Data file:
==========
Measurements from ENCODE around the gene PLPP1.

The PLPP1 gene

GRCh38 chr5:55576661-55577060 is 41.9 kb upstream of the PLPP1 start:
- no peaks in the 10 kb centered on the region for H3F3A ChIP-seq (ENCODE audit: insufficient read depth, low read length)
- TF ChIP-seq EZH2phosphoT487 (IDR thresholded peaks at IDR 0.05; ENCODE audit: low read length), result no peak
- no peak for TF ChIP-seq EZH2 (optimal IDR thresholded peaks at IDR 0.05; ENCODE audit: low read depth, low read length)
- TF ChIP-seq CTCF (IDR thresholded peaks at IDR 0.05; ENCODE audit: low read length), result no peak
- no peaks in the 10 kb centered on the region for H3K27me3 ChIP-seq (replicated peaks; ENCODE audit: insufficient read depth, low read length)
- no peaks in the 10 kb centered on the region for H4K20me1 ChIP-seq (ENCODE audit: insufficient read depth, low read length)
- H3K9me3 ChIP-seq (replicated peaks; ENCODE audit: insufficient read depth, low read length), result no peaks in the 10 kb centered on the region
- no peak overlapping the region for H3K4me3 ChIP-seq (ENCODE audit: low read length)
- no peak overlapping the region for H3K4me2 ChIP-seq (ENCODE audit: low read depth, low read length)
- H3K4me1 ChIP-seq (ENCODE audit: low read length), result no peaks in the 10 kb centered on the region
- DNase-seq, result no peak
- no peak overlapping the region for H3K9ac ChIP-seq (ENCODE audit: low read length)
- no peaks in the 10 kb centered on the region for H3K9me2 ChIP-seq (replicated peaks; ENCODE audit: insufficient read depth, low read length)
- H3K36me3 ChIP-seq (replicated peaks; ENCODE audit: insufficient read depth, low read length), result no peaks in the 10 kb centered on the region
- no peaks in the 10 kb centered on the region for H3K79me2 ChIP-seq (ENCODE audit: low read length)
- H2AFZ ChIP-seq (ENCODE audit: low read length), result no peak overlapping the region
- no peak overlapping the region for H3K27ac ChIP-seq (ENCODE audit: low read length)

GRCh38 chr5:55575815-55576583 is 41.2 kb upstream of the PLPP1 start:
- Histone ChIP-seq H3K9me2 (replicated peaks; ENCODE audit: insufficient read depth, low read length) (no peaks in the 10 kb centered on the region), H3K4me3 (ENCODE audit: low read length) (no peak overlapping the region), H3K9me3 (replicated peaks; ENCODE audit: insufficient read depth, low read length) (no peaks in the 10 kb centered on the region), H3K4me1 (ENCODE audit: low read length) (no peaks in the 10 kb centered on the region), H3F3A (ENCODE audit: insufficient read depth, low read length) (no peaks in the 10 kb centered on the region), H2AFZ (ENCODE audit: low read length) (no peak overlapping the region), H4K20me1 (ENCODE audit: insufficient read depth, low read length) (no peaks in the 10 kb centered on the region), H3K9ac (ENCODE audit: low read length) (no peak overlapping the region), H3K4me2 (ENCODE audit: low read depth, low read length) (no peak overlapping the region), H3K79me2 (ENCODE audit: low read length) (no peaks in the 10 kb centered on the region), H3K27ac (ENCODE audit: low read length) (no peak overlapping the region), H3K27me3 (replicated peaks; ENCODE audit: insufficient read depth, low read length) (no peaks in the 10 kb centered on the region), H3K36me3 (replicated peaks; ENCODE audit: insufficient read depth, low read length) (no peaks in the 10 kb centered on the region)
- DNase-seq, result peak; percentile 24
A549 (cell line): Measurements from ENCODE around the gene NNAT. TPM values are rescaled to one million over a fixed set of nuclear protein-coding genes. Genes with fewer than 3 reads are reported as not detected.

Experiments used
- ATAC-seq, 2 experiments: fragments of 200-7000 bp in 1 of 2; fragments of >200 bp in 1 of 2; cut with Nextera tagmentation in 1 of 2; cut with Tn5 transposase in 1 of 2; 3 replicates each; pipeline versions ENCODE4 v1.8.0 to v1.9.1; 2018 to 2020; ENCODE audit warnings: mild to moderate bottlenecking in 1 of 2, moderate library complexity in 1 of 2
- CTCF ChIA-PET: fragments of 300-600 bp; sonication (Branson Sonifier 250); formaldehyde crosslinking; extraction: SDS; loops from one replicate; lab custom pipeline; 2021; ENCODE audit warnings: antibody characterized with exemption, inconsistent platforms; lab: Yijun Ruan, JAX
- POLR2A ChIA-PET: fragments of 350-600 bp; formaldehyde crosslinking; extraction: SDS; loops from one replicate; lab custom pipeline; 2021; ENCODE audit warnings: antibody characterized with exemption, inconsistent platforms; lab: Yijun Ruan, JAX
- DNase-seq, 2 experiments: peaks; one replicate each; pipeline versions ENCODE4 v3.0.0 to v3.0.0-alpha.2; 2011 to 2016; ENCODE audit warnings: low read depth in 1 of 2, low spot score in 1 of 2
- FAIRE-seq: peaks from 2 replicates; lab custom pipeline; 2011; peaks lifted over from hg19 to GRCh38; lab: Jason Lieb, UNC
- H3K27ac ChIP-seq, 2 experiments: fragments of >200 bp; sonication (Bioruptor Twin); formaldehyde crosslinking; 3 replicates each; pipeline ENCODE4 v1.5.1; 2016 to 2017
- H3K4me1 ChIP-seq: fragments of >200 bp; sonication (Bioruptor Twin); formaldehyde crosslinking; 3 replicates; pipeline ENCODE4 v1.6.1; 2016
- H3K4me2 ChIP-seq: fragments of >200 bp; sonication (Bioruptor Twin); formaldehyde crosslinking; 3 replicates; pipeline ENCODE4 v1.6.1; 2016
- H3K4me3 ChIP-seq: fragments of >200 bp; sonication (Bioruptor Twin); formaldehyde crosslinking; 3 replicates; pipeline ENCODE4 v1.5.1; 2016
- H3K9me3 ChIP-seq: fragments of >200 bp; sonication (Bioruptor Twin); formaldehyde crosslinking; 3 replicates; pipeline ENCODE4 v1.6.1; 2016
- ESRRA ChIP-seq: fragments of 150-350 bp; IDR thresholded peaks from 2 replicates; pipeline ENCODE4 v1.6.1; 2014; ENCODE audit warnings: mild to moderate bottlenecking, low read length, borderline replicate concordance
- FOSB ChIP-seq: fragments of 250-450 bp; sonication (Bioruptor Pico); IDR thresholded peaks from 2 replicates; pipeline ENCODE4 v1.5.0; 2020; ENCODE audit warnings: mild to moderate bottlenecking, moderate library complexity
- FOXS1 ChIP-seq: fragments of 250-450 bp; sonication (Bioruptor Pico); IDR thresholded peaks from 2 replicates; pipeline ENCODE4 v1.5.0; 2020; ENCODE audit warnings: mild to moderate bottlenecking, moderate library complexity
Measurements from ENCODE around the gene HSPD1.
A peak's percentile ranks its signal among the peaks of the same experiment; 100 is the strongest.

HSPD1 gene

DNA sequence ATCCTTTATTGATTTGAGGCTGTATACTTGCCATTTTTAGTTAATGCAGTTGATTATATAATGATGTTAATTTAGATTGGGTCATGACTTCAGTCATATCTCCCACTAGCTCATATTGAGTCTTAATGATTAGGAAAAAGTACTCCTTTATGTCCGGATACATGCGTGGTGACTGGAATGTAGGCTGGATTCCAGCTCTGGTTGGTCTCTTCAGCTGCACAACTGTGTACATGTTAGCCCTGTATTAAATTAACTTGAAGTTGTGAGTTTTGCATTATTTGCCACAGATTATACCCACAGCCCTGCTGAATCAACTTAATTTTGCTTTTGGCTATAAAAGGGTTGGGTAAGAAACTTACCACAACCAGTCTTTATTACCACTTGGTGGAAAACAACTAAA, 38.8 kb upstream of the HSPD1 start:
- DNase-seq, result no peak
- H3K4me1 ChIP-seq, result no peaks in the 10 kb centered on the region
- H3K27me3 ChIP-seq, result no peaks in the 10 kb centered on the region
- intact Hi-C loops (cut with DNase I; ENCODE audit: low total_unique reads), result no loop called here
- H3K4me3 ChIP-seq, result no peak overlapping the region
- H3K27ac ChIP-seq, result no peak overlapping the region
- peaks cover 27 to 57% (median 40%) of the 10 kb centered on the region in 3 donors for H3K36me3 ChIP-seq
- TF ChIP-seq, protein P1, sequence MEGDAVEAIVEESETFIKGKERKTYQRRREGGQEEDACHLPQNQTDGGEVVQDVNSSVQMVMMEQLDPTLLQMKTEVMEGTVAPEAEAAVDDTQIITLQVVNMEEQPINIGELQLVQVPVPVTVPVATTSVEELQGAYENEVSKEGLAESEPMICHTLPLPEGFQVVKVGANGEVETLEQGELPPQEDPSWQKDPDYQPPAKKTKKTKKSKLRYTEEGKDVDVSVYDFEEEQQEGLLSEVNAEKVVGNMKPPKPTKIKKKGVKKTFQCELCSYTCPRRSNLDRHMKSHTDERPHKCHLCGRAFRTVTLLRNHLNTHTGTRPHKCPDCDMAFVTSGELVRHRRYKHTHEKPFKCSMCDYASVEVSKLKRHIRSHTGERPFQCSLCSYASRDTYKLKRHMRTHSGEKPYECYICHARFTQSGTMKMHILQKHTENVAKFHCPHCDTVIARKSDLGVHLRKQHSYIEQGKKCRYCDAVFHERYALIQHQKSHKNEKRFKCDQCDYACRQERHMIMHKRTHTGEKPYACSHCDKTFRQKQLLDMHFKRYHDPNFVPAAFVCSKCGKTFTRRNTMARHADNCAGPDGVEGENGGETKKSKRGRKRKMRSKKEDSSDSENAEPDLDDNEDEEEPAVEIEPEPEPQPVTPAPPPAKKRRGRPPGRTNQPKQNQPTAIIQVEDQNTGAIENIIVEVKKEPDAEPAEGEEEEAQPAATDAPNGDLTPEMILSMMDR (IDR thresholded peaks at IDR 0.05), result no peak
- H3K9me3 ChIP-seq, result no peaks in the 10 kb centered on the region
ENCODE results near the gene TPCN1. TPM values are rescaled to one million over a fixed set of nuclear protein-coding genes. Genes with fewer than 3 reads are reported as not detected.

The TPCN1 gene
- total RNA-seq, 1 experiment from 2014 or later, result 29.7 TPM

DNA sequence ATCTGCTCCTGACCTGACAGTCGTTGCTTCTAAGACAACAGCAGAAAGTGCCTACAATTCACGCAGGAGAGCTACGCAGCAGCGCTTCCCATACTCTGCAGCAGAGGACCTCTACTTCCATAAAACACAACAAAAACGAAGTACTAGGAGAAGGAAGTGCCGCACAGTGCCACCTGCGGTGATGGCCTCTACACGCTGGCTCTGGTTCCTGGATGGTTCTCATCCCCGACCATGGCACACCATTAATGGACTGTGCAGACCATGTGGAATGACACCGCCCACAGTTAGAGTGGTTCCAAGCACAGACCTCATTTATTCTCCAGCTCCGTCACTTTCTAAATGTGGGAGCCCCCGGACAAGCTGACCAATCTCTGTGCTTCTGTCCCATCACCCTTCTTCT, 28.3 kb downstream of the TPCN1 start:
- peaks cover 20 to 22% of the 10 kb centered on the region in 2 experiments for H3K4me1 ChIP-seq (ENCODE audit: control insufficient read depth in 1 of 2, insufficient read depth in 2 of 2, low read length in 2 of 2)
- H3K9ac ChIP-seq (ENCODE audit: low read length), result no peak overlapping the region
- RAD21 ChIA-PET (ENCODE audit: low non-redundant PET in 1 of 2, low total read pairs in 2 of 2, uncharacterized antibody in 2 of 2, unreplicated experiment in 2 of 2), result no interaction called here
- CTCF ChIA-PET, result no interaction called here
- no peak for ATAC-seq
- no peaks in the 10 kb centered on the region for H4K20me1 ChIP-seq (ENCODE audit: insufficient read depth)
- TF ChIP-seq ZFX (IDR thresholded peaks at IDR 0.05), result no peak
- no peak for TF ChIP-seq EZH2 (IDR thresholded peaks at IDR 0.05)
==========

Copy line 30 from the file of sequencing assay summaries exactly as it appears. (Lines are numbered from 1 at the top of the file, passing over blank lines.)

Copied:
- FAIRE-seq: peaks from 2 replicates; lab custom pipeline; 2011; peaks lifted over from hg19 to GRCh38; lab: Jason Lieb, UNC